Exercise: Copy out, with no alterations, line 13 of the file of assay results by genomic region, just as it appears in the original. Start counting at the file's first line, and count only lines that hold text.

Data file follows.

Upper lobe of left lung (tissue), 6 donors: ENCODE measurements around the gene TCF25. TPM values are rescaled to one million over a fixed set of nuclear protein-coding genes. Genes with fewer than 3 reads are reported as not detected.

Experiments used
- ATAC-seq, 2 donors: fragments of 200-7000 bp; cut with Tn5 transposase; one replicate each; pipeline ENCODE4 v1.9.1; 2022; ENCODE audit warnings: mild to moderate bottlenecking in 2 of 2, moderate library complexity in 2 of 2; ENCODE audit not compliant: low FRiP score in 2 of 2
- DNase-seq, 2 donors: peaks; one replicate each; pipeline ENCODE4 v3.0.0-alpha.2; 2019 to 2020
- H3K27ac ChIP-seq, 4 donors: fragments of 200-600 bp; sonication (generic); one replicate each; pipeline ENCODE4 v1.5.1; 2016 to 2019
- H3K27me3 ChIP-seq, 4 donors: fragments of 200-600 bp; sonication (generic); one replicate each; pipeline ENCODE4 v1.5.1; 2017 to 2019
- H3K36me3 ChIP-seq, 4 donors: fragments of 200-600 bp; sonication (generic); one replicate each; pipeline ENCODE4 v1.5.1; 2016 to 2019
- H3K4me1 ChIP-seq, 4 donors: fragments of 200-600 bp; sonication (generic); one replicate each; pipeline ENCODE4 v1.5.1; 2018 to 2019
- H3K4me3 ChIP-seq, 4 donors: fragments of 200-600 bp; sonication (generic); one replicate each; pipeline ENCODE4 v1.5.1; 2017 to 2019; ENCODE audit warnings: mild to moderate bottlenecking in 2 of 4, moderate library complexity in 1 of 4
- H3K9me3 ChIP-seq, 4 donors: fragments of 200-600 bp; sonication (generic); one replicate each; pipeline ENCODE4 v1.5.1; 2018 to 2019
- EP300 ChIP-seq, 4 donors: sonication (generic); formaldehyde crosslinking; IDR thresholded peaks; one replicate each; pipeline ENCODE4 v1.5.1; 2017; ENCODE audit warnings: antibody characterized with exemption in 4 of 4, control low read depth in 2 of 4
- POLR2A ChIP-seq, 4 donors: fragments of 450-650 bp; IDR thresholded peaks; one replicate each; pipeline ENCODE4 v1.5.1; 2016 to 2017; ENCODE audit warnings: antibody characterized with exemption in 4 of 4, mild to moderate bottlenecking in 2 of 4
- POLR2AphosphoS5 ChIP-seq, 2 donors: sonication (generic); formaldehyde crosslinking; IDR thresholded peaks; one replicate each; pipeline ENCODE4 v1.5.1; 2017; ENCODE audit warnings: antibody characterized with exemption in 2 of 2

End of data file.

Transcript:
- POLR2AphosphoS5 ChIP-seq, 2 donors: sonication (generic); formaldehyde crosslinking; IDR thresholded peaks; one replicate each; pipeline ENCODE4 v1.5.1; 2017; ENCODE audit warnings: antibody characterized with exemption in 2 of 2